Also known as: Pulmonary atresia - intact ventricular septum and PA/IVS
- If the person does not have a VSD, the condition is called pulmonary atresia with intact ventricular septum (PA/IVS).
- If the person has both problems, the condition is called pulmonary atresia with VSD. This is an extreme form of tetralogy of Fallot.
- Bluish colored skin (cyanosis)
- Fast breathing
- Poor eating habits (babies may get tired while nursing or sweat during feedings)
- Shortness of breath
- Chest x-ray
- Electrocardiogram (ECG)
- Heart catheterization
- Pulse oximetry - shows the amount of oxygen in the blood
- A thin, flexible tube (heart catheterization) to repair the problem
- Open heart surgery to repair or replace the valve, or to place a tube between the right ventricle and the pulmonary (lung) arteries
- Reconstructing the heart as a single ventricle (one pumping chamber instead of two)
- Heart transplant
- Size and connections of the pulmonary artery (the artery that takes blood to the lungs)
- How well the heart is beating
- How well the other heart valves are formed or how much they are leaking
- Delayed growth and development
- Infectious endocarditis
- Heart failure
- Problems breathing
- Skin or nails that appear blue (cyanosis)
Pulmonary atresia is a form of heart disease that occurs from birth (congenital heart disease), in which the pulmonary valve does not form properly. The pulmonary valve is an opening on the right side of the heart that regulates blood flow from the right ventricle (right side pumping chamber) to the lungs.
In pulmonary atresia, a solid sheet of tissue forms where the valve opening should be, and the valve stays closed. Because of this defect, blood from the right side of the heart cannot go to the lungs to pick up oxygen.
As with most congenital heart diseases, there is no known cause of pulmonary atresia. The condition is associated with another type of congenital heart defect called a patent ductus arteriosus (PDA).
Pulmonary atresia may occur with or without a ventricular septal defect (VSD).
Although both conditions are called pulmonary atresia, they are actually different defects. This article discusses pulmonary atresia without a VSD.
Persons with pulmonary atresia with intact ventricular septum may also have a poorly developed tricuspid valve. They may also have an underdeveloped right ventricle and abnormal blood vessels feeding the heart.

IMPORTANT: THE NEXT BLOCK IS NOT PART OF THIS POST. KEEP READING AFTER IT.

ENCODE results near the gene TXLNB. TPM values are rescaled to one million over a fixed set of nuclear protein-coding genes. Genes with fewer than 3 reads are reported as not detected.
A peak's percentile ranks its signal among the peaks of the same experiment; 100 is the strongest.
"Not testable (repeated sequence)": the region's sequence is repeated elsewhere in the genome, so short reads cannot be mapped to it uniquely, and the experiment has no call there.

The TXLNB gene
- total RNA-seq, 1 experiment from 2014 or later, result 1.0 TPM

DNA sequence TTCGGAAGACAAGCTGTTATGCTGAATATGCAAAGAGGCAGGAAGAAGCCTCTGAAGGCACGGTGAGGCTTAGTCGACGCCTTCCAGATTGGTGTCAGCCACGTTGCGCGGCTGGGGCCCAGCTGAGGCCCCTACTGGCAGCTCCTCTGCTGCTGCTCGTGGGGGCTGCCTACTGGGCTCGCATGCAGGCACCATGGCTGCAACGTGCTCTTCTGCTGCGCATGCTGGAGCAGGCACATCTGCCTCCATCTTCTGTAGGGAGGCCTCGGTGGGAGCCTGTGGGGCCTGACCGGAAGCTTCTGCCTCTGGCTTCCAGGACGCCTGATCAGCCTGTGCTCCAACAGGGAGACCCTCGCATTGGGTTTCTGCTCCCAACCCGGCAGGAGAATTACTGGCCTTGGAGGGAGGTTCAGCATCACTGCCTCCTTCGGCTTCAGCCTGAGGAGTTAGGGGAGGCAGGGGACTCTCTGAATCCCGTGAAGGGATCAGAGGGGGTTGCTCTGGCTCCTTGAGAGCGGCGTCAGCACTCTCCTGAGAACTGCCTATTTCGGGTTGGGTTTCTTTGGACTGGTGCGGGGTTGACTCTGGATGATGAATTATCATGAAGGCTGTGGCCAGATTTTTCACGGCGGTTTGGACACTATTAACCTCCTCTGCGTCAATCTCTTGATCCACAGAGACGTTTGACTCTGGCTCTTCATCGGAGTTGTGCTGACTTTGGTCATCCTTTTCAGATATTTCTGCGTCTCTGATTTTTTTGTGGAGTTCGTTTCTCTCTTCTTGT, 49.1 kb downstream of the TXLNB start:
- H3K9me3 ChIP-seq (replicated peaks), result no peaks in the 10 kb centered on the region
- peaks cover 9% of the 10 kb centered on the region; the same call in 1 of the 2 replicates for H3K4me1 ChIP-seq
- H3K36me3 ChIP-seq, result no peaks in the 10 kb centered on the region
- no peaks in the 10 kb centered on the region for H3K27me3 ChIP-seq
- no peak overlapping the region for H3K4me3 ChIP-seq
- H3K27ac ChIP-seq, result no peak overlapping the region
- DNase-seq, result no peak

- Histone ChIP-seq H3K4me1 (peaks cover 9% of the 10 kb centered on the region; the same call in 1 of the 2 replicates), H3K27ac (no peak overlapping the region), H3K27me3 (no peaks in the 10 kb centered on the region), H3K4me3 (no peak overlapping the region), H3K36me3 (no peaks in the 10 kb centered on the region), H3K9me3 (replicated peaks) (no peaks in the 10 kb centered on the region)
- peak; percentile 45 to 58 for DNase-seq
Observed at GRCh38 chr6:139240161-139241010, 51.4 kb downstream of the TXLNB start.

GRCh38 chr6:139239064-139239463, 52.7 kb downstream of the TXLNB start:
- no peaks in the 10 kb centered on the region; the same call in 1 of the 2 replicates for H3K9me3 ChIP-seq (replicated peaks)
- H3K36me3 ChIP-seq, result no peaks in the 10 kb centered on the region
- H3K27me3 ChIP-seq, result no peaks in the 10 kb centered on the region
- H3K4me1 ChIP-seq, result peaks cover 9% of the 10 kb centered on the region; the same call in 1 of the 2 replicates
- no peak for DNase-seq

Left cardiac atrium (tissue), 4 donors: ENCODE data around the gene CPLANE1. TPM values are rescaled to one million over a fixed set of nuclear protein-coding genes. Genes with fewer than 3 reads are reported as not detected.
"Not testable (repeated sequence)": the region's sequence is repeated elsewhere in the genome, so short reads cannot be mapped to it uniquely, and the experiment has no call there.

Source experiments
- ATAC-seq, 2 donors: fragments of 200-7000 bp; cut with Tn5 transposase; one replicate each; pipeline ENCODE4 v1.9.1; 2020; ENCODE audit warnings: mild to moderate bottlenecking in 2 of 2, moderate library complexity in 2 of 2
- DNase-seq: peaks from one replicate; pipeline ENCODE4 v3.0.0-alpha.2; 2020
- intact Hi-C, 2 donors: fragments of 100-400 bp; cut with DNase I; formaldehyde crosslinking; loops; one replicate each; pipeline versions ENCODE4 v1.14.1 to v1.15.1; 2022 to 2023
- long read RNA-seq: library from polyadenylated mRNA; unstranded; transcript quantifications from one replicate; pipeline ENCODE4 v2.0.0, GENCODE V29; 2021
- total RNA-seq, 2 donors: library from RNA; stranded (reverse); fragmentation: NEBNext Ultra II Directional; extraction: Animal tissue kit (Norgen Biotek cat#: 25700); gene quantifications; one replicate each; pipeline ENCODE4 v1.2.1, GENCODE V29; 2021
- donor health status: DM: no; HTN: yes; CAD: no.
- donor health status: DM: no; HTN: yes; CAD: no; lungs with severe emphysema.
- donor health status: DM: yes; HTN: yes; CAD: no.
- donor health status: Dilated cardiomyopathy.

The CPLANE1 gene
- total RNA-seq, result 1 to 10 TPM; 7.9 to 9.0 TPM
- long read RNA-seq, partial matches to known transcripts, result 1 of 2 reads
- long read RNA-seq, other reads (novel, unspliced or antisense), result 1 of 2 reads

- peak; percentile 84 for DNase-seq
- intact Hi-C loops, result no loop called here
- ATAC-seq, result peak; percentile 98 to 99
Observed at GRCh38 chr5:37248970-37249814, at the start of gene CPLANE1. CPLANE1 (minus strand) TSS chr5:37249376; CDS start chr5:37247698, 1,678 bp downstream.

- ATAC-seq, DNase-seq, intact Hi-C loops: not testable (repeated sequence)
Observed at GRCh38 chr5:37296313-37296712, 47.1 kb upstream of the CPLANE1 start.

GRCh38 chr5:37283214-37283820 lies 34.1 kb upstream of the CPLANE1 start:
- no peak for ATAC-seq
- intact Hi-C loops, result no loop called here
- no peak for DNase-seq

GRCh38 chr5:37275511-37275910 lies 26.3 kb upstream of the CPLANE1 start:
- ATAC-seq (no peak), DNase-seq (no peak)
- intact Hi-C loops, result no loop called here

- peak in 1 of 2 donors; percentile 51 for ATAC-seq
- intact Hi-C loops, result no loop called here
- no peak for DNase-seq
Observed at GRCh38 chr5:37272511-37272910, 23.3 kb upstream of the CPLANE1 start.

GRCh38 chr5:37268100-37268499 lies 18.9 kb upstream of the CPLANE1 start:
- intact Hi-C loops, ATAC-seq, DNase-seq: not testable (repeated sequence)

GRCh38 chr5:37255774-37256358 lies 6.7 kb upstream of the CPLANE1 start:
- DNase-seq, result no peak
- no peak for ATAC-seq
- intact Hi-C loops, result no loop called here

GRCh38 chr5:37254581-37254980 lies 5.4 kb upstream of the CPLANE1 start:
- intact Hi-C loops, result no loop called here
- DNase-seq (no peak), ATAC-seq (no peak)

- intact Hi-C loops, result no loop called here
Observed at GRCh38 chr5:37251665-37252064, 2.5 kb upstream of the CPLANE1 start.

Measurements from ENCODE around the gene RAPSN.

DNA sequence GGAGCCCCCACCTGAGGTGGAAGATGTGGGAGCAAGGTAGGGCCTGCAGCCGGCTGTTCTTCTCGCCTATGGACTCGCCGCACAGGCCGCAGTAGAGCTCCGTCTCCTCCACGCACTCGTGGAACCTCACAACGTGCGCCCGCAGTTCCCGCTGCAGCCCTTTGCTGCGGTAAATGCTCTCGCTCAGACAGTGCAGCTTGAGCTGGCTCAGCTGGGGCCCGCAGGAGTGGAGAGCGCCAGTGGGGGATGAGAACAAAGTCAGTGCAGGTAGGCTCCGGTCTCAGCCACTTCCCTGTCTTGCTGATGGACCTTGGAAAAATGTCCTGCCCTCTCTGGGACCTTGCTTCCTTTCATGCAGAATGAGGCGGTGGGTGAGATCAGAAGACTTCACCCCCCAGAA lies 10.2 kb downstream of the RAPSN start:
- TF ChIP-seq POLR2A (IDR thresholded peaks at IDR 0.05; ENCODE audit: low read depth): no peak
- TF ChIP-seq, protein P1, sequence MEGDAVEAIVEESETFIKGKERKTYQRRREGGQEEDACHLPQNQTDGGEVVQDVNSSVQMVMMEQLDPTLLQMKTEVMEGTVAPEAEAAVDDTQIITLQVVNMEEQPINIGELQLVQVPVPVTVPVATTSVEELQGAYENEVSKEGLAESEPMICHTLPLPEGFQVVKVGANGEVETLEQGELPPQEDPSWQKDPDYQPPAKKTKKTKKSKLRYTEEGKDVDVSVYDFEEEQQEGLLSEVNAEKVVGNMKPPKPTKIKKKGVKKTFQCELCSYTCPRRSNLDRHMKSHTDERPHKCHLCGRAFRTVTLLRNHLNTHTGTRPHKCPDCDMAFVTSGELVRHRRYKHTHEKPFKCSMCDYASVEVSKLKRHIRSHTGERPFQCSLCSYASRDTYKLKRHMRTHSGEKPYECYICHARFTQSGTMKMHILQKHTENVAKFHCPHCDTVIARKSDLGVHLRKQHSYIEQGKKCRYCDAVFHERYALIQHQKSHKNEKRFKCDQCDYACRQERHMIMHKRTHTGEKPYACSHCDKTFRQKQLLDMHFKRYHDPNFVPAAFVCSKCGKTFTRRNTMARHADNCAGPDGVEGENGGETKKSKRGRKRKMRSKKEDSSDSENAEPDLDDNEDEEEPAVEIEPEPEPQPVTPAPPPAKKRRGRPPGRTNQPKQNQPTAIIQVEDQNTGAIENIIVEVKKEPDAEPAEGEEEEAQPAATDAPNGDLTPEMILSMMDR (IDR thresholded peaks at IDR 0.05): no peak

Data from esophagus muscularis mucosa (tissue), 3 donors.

Symptoms usually occur in the first few hours of life, although it may take up to a few days.
Symptoms may include:
Exams and Tests
The health care provider will use a stethoscope to listen to the heart and lungs. Persons with a PDA have a heart murmur that can be heard with a stethoscope.
The following tests may be ordered:
A medicine called prostaglandin E1 is usually used to help the blood move (circulate) into the lungs. This medicine keeps a blood vessel open between the pulmonary artery and aorta. The vessel is called a patent ductus arteriosus (PDA).
Multiple treatments are possible, but depend on the extent of the heart abnormalities that accompany the pulmonary valve defect. Potential treatments include:
Most cases can be helped with surgery. How well a baby does depends on:
Outcome varies because of the different forms of this defect. A baby may need only a single procedure or could need three or more surgeries and have only a single working ventricle.
When to Contact a Medical Professional
Call your health care provider if the baby has:
There is no known way to prevent this condition.
All pregnant women should receive routine prenatal care. Many congenital defects can be discovered on routine ultrasound examinations.
If the defect is found before birth, medical specialists (such as a pediatric cardiologist, cardiothoracic surgeon, and neonatologist) can be present at the birth, and ready to help as needed. This preparation can mean the difference between life and death for some babies.
Webb GD, Smallhorn JF, Therrien J, Redington AN. Congenital heart disease. In: Bonow RO, Mann DL, Zipes DP, Libby P, eds. Braunwald's Heart Disease: A Textbook of Cardiovascular Medicine. 9th ed. Philadelphia, PA: Elsevier Saunders; 2011:chap 65.
- Review date:
- May 11, 2013
- Reviewed by:
- Kurt R. Schumacher, MD, Pediatric Cardiology, University of Michigan Congenital Heart Center, Ann Arbor, MI. Review provided by VeriMed Healthcare Network. Also reviewed by David Zieve, MD, MHA, Bethanne Black, and the A.D.A.M. Editorial team.
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